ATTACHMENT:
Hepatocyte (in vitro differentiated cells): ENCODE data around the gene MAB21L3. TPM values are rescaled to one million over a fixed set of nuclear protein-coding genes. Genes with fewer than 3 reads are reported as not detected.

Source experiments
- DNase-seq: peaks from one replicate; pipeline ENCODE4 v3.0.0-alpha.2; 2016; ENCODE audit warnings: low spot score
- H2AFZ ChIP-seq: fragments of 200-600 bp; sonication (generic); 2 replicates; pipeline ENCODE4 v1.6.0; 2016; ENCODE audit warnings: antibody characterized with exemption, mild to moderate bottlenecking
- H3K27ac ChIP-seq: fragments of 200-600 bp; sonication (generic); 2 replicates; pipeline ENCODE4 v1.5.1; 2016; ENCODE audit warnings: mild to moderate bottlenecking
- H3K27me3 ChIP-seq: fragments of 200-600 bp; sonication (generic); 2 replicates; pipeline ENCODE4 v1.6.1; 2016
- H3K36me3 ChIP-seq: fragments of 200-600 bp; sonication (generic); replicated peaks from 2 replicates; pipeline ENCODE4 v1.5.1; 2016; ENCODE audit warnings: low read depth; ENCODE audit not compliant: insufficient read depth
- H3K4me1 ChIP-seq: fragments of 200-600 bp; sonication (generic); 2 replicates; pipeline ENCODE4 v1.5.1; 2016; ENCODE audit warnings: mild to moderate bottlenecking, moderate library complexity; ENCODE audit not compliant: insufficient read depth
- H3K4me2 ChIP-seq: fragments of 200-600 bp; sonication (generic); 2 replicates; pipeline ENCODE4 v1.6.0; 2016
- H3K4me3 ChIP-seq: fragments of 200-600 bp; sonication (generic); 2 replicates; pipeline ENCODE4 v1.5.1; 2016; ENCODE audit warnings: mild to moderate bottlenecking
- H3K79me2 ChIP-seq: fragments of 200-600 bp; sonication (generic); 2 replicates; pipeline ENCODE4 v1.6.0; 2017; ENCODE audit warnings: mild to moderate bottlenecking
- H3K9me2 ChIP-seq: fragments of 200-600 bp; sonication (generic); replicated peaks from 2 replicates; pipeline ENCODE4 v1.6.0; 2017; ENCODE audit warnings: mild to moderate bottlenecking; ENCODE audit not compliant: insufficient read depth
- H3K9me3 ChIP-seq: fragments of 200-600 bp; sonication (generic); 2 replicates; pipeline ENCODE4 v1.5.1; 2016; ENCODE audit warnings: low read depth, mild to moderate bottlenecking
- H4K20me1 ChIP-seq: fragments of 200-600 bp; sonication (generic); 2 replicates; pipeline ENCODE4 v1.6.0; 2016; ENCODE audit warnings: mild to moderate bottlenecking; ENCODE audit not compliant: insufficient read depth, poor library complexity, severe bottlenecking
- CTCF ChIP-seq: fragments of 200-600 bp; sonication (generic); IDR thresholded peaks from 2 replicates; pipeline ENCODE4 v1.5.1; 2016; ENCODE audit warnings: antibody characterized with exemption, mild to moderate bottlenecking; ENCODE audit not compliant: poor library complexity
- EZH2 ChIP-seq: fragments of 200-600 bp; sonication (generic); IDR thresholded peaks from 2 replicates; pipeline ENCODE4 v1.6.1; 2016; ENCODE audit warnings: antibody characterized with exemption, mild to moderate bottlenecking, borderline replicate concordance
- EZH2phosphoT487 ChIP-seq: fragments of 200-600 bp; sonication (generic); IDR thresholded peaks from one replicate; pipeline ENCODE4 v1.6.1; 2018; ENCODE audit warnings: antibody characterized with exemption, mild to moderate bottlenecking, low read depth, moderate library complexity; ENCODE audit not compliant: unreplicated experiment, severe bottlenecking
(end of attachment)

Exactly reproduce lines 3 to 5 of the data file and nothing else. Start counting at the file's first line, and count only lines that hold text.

- DNase-seq: peaks from one replicate; pipeline ENCODE4 v3.0.0-alpha.2; 2016; ENCODE audit warnings: low spot score
- H2AFZ ChIP-seq: fragments of 200-600 bp; sonication (generic); 2 replicates; pipeline ENCODE4 v1.6.0; 2016; ENCODE audit warnings: antibody characterized with exemption, mild to moderate bottlenecking
- H3K27ac ChIP-seq: fragments of 200-600 bp; sonication (generic); 2 replicates; pipeline ENCODE4 v1.5.1; 2016; ENCODE audit warnings: mild to moderate bottlenecking